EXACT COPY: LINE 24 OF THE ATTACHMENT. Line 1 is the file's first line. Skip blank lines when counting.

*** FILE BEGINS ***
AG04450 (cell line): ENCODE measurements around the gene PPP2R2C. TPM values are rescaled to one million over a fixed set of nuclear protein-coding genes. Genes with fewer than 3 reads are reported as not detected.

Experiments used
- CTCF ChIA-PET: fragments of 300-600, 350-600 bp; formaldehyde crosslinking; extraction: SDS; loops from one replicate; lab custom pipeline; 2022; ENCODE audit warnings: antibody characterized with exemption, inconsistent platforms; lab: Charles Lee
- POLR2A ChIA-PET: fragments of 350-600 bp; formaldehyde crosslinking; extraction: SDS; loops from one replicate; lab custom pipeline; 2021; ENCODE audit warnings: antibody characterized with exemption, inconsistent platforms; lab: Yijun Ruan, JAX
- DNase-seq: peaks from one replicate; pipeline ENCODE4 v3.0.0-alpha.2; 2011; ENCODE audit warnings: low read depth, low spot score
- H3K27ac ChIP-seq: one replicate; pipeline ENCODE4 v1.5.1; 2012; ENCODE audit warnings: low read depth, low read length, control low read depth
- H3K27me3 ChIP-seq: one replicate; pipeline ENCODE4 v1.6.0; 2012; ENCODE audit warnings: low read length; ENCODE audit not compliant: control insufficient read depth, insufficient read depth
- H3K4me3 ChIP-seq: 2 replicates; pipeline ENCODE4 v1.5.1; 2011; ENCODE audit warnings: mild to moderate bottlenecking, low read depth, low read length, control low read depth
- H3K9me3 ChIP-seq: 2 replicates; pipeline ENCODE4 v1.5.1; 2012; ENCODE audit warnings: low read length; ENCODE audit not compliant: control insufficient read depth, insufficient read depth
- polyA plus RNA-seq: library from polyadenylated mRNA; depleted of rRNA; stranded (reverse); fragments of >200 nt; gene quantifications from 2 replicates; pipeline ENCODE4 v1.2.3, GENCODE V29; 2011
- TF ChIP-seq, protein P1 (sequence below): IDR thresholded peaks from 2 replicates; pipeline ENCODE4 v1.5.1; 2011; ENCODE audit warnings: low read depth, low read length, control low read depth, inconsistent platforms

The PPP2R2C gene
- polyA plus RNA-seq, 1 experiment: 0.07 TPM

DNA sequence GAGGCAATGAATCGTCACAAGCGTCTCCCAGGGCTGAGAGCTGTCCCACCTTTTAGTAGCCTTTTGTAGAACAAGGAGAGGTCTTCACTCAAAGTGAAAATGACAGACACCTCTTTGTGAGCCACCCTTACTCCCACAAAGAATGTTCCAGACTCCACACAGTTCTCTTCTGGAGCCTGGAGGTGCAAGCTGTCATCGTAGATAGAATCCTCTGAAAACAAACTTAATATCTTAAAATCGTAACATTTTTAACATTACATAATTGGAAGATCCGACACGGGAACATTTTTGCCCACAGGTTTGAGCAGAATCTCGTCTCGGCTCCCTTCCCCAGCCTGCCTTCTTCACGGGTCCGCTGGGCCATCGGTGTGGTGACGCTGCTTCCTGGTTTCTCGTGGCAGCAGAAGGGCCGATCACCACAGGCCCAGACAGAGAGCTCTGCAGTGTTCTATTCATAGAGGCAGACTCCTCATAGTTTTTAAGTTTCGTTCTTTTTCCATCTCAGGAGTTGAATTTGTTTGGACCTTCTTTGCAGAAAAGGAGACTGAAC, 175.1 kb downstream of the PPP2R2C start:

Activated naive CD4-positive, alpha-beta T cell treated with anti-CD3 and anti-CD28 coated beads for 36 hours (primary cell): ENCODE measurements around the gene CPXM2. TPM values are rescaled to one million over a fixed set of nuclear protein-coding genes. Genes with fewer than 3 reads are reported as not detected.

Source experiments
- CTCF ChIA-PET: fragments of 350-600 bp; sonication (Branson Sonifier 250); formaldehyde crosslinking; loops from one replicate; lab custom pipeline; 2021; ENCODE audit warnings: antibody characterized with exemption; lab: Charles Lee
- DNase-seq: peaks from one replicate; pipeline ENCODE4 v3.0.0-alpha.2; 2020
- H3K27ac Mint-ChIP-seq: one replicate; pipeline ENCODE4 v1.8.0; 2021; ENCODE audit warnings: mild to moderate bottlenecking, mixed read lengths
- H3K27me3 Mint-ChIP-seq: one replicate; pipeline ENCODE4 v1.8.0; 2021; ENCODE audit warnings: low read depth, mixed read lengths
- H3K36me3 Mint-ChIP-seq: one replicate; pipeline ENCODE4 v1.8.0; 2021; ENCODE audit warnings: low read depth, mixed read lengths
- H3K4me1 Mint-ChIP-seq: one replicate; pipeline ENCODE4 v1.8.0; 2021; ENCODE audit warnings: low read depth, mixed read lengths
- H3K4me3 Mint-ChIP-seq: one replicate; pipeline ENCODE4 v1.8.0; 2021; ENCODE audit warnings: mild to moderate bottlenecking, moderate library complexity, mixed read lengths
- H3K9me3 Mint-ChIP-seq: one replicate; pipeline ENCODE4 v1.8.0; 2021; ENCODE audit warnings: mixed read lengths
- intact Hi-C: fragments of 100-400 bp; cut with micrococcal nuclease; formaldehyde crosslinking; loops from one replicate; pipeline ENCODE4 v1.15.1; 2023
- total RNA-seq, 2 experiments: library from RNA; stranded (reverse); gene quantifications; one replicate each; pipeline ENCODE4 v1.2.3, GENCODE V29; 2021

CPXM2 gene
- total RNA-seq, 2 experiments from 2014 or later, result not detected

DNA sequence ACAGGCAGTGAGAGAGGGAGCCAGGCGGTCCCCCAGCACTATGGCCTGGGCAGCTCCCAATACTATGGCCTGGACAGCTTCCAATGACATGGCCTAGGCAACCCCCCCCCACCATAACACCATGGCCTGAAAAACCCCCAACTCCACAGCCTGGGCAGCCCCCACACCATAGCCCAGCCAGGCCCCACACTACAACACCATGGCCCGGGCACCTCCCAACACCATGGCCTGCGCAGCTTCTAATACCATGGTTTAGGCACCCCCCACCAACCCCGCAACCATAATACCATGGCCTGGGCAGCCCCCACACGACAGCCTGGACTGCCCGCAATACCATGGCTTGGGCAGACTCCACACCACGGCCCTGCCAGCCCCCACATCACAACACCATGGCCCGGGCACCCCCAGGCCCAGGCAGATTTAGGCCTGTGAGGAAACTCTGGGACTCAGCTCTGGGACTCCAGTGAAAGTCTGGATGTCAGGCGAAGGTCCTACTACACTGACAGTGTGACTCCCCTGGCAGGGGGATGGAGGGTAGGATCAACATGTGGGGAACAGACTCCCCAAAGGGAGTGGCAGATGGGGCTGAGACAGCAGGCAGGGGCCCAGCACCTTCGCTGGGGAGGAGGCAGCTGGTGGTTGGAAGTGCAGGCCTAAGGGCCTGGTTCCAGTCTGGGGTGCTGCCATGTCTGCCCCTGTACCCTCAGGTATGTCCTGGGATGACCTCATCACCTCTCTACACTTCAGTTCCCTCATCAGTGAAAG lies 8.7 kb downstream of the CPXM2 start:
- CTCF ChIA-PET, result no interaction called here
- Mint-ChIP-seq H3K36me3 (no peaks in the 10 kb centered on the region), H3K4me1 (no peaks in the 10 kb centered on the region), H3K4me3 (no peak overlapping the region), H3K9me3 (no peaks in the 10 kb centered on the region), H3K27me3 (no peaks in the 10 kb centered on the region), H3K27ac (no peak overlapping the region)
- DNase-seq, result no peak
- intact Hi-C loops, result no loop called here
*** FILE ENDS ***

- H3K9me3 Mint-ChIP-seq: one replicate; pipeline ENCODE4 v1.8.0; 2021; ENCODE audit warnings: mixed read lengths